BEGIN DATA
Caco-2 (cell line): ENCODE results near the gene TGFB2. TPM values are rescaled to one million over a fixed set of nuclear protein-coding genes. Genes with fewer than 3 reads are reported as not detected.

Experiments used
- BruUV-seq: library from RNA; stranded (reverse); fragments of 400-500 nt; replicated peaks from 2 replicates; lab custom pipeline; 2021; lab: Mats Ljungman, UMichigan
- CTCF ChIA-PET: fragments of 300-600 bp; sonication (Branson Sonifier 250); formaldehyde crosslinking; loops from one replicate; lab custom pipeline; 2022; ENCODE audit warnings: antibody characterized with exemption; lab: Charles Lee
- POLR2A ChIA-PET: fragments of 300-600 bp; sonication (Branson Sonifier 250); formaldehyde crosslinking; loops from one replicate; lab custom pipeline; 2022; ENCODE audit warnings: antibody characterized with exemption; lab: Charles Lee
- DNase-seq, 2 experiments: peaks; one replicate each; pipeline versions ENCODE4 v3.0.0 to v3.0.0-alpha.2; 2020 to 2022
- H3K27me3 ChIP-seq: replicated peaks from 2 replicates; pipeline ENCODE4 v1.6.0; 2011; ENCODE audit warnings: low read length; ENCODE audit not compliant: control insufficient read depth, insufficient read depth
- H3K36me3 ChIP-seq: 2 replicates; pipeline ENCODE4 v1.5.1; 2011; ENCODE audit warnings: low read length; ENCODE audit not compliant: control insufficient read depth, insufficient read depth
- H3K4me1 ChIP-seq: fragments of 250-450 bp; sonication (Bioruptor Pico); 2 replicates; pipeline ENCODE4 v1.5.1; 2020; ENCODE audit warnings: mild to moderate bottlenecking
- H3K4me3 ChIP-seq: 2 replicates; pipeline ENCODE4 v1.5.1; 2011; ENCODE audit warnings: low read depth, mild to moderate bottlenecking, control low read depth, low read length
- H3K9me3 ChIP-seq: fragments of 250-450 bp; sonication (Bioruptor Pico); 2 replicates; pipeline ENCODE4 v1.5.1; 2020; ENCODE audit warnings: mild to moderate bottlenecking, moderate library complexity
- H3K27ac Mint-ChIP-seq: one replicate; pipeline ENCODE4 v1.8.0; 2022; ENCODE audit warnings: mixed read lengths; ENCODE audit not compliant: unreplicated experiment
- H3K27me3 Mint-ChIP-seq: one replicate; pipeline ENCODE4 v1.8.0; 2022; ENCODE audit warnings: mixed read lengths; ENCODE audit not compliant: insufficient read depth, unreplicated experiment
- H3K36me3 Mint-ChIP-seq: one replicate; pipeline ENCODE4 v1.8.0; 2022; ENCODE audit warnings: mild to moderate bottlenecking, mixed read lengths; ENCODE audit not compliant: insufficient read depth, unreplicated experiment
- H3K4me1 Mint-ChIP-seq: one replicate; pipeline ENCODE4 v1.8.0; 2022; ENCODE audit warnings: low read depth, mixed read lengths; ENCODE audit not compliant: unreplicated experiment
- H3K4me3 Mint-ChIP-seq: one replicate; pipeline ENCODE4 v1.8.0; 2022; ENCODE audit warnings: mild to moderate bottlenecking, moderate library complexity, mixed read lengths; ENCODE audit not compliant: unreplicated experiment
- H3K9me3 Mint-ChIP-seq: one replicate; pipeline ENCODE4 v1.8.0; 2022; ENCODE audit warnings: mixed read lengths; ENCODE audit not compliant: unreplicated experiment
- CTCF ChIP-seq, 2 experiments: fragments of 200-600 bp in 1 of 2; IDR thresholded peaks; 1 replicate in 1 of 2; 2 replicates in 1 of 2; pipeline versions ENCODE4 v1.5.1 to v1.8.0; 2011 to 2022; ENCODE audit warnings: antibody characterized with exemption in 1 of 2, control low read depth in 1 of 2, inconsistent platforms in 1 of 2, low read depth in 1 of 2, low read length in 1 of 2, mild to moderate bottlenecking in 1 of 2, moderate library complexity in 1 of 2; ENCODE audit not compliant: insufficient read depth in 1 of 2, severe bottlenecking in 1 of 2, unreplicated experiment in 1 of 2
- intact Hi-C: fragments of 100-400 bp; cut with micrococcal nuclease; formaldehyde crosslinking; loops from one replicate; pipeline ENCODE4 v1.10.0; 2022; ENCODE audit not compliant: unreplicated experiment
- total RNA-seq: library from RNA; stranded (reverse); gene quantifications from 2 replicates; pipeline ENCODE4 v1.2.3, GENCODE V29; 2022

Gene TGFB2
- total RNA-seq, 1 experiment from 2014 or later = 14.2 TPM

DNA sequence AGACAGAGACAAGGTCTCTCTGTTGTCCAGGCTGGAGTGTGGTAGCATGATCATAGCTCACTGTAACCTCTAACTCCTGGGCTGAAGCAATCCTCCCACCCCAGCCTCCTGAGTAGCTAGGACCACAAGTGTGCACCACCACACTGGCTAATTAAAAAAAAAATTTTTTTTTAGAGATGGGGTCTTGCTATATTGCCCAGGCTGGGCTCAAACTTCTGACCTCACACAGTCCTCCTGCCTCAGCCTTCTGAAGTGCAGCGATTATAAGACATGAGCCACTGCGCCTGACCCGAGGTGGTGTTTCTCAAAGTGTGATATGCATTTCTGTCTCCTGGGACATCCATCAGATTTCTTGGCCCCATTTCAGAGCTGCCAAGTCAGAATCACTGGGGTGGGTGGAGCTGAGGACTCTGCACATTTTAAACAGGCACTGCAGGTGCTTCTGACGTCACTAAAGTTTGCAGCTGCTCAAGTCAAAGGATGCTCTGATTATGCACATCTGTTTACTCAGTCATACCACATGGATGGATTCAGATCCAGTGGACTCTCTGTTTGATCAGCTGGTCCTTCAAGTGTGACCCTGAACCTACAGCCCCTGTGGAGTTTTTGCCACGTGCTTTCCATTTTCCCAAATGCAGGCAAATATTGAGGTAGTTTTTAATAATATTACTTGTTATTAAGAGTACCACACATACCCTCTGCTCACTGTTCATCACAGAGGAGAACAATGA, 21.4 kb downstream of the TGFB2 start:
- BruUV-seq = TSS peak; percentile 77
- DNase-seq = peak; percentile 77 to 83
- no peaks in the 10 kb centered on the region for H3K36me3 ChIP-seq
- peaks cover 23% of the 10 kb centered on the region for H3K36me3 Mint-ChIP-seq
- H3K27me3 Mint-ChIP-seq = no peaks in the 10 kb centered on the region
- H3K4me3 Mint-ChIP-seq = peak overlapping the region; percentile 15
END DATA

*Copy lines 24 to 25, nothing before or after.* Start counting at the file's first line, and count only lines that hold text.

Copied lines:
- BruUV-seq = TSS peak; percentile 77
- DNase-seq = peak; percentile 77 to 83